In the 1930s scientists decided that as estrogen drops during menopause the simple solution is to replace it. However it was in the 1960s that hormone replacement really took off. The gynaecologist Robert Wilson wrote a book promoting estrogen replacement for women reaching menopause. He talked about menopause as a "living decay" and suggested that menopausal women were a misery to themselves and to all others. He promoted estrogen replacement as a panacea that would abolish all symptoms of menopause and keep women "Feminine Forever" (the title of his book).

Later promises were made for beneficial effects of HRT on the heart and on reducing the risk of fractures. This is no longer considered to be the case.

8. HRT - The Reality

First Cancer Problems

In the 1970s it became clear that replacing estrogen on its own increased the risk of breast cancer and cancer of the womb. Estrogen triggers the thickening of the womb lining in preparation to receive a fertilized egg. Without progesterone to trigger the breakdown of the womb lining it was discovered that cells in the lining were mutating. Womb cancer risks for women taking estrogen-only HRT were discovered to be up to 7 times greater than women not on HRT.

As a result a synthetic version of progesterone was added to HRT, thus preventing the build up of the womb lining. Nowadays only women that have undergone a hysterectomy are given estrogen only HRT.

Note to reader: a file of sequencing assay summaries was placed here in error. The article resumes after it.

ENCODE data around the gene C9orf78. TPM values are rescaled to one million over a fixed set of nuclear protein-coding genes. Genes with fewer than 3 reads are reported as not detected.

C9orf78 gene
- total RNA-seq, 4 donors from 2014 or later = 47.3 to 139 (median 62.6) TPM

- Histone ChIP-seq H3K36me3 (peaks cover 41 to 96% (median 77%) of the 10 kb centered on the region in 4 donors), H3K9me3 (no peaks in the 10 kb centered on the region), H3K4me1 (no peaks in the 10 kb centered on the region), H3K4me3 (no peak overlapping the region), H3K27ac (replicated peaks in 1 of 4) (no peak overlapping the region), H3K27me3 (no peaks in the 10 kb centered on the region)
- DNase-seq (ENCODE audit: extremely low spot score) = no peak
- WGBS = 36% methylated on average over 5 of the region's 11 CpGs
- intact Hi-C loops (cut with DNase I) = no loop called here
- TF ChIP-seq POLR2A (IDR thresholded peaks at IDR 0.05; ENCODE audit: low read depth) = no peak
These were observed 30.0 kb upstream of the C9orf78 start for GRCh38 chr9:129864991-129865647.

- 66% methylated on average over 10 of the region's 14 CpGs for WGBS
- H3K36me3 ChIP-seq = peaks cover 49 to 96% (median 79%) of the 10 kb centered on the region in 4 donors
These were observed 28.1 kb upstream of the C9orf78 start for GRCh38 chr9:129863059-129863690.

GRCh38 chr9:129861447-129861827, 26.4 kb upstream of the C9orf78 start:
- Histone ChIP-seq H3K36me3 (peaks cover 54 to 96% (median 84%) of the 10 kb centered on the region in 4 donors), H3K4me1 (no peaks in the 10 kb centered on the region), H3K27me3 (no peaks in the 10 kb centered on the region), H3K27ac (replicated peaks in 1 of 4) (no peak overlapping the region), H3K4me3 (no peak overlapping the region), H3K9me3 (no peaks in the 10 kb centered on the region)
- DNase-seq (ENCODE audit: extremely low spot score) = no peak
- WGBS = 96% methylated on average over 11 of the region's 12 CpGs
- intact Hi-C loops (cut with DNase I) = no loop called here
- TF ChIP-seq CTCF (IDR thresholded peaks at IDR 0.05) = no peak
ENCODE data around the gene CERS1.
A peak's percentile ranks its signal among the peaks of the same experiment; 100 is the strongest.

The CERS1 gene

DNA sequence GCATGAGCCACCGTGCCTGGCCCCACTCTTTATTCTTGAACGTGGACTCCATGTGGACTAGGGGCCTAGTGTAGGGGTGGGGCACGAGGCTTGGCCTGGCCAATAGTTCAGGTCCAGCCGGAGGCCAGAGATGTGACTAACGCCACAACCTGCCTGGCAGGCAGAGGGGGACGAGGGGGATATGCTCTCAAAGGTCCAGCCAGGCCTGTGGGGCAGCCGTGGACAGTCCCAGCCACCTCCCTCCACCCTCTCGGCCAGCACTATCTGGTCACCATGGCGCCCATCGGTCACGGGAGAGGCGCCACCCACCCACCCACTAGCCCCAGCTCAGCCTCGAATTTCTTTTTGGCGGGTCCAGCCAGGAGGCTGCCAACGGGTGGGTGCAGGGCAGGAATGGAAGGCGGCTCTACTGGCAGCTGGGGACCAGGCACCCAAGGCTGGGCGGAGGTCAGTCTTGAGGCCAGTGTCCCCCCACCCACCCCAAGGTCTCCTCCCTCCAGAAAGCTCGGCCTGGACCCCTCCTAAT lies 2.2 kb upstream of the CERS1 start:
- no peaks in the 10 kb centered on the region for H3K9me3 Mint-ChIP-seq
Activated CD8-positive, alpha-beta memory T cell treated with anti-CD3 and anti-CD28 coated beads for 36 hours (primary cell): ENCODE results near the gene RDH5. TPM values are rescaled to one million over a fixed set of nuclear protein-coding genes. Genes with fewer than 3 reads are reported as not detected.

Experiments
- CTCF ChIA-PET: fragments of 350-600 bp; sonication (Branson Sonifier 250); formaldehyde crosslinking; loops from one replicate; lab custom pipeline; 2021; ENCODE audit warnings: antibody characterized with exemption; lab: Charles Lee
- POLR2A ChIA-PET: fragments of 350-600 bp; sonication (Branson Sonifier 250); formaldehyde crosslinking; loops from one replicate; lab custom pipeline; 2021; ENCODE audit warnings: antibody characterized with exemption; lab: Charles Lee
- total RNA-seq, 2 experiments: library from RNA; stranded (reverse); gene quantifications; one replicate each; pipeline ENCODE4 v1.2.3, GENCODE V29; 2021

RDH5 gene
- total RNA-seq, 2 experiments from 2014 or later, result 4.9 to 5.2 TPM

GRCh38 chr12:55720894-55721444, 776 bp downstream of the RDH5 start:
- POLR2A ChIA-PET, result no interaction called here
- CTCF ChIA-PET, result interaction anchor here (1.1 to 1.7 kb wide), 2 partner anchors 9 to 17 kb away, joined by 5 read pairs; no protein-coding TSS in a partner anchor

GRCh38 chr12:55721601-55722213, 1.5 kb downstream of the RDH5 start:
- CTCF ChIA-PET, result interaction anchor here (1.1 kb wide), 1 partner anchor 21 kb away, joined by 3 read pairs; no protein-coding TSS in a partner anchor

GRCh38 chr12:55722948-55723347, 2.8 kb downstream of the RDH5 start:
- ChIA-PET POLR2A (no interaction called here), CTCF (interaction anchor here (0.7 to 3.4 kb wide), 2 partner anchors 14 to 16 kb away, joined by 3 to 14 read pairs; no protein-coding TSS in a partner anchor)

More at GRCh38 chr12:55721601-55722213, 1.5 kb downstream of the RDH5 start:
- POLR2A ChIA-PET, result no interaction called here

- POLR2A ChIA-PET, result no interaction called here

Horse Urine!

Some so called "natural estrogens" are in fact taken from the urine of pregnant mares. These unfortunate horses are often kept in appalling conditions for the duration of their pregnancy. They are kept is small stalls with harnesses attached to their hind quarters designed to collect their urine. The horse estrogens extracted from the urine have a different chemical structure from human estrogen and you can be sure that your body will never have encountered these chemicals before. They certainly are not natural for women.

As for the mares pregnancy, the foals are often unwanted byproducts and slaughtered. After a 6 month pregnancy the mare is impregnated as soon as possible for the whole process to start again.

Your Liver - Just Doing Its Job

Pills are the most common method of taking prescribed HRT. Unfortunately the hormones ingested must first be processed by the intestines and liver, both of which try to deactivate the sex hormones. It is simply these organs doing their job!

As a result you need to take a much higher dose than if the hormones go through the skin. There are consequences to the massive amount of estrogen passing through the digestive system. There is an increased risk of gallstones and an increase in the levels of fats in the blood leading to an increased risk of blood clots. This has led to some experts believing that there is an associated increased risk of heart disease. Women that chose prescribed HRT should investigate the use of patches.